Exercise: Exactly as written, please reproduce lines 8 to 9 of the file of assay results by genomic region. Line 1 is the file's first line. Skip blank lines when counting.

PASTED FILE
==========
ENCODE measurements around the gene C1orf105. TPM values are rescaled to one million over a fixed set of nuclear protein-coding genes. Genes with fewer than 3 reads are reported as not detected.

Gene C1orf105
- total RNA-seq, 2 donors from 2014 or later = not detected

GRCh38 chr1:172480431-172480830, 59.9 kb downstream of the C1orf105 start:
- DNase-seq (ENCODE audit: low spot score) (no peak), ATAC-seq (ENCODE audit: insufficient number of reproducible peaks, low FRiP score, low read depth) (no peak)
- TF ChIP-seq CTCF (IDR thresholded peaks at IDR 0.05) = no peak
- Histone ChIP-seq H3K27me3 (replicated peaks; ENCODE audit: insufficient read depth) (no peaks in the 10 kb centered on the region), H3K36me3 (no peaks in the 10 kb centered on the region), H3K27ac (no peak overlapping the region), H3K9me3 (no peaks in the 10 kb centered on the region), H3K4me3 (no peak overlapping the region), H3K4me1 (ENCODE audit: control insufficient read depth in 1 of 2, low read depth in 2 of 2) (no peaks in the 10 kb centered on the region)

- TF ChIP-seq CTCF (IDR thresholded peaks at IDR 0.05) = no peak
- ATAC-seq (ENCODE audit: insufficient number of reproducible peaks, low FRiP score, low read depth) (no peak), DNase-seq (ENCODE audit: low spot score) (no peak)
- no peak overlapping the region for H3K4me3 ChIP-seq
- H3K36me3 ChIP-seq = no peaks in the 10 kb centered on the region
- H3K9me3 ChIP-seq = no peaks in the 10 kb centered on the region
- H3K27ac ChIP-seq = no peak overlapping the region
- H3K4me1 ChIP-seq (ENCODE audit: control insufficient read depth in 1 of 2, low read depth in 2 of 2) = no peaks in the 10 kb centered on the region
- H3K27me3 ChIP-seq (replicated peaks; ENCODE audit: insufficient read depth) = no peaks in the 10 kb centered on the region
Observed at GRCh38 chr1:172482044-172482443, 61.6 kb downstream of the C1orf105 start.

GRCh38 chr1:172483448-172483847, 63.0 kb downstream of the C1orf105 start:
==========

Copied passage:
- TF ChIP-seq CTCF (IDR thresholded peaks at IDR 0.05) = no peak
- ATAC-seq (ENCODE audit: insufficient number of reproducible peaks, low FRiP score, low read depth) (no peak), DNase-seq (ENCODE audit: low spot score) (no peak)